The advent of statistical software for the personal computer in the 1980s can be argued to be both a great advancement as well as a critical liability for the field of research. Statistical software has certainly made difficult analytical tasks easier to accomplish, enabling more people to benefit from the use of quantitative techniques. The ever-increasing speed of the personal computer allows researchers to conduct complex analysis in minutes that would have taken days to complete manually. However, with this increased speed and usability comes pitfalls. The ease and speed of statistical software has encouraged some researchers to take a shotgun approach to analysis by running large numbers of analyses instead of strategically selecting analyses guided by theory. Statistical packages also make it possible to run complex procedures that may be misapplied or misinterpreted by researchers without a solid understanding of statistical principles.
No book can stop unscrupulous researchers from supporting their hypotheses by cherry picking favorable results from hundreds of analyses conducted. Well-intentioned students and researchers, however, can turn to Andy Field's book Discovering Statistics using SPSS for Windows for the statistical background and guidance needed to appropriately select, execute, and interpret results.
Field's book bridges the gap between introductory/intermediate statistical textbook and software manual. This engaging, easy to read book leads the reader through:
· Introduction to statistical models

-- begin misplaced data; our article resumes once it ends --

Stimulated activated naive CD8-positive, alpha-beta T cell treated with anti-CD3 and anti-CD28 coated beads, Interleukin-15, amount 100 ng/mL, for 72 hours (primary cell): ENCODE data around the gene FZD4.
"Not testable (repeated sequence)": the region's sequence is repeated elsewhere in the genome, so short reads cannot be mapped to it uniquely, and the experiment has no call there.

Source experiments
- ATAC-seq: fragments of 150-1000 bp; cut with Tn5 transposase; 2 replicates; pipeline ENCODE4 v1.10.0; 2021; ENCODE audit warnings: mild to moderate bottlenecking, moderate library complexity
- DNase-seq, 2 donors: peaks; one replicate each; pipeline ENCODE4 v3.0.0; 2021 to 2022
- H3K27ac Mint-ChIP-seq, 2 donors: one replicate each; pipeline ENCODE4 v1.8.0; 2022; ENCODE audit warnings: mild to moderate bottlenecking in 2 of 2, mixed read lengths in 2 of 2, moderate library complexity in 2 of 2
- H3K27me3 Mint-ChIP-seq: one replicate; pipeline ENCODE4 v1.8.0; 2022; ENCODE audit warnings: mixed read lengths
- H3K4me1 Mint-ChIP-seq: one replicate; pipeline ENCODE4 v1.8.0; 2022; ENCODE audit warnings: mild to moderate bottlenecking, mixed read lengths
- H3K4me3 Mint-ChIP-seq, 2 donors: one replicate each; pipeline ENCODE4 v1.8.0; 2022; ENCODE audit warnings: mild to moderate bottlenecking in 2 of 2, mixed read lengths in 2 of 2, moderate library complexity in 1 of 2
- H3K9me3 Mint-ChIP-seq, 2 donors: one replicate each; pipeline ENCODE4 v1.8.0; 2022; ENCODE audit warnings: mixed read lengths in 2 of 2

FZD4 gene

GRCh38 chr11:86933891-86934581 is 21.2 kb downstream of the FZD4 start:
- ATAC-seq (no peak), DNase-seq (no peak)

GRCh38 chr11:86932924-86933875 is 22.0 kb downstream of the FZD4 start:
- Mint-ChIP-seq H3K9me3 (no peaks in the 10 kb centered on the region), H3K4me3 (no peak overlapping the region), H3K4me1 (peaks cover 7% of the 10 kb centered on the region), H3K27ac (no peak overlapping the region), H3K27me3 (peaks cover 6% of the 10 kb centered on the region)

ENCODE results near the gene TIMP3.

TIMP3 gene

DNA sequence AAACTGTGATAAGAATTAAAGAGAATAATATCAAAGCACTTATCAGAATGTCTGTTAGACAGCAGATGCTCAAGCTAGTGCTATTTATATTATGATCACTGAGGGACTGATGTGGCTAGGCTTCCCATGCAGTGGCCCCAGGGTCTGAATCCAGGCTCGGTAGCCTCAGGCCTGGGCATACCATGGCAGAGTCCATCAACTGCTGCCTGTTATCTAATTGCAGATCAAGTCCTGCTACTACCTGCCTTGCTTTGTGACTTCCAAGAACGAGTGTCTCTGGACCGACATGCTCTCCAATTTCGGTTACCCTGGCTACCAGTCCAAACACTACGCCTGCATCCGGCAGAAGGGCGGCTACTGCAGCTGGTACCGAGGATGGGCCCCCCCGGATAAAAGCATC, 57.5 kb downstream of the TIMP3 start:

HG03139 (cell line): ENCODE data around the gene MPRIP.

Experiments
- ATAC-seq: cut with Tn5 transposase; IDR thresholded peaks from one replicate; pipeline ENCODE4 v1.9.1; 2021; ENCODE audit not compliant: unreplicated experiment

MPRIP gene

· Exploring data
· Logistic regression
· Comparing means
· Complex ANOVA
· Repeated measures design
· Exploratory factor analysis.
Each topic of the book begins with an overview of the applicable statistical theory. The theory is presented in non-technical language and references numerous sources for readers wanting a more in-depth review. When background material does become technical, these sections are specially labeled to alert non-technical readers. Field focuses particularly on the statistical assumptions of each statistical technique and how to use SPSS to test for them.
Following the review of statistical theory, each topic includes one or more exercises. Readers are guided step by step through each analysis from dummy coding data, through entering in the necessary SPSS commands, to interpreting SPSS output. An accompanying CD furnishes the data sets used in each exercise, allowing readers to work though each exercise and check results against the book. Through these exercises, Field shows how results can be misinterpreted without a thorough investigation of the data. Great pains are taken throughout the exercises to demonstrate the perils of blindly trusting SPSS output without understanding the theory and underlying statistical assumptions.
From this review, it is obvious that I greatly enjoyed reading the book. I assume that this book is intended primarily for students and practitioners without an extensive background in statistics. However, I found this book to be beneficial in reviewing concepts studied in graduate school more than ten years ago. Field accomplishes the difficult task of simplifying complex topics into everyday language without talking down to his readers. This book is perfectly suited for the non-statistical expert looking for guidance with running analyses with SPSS.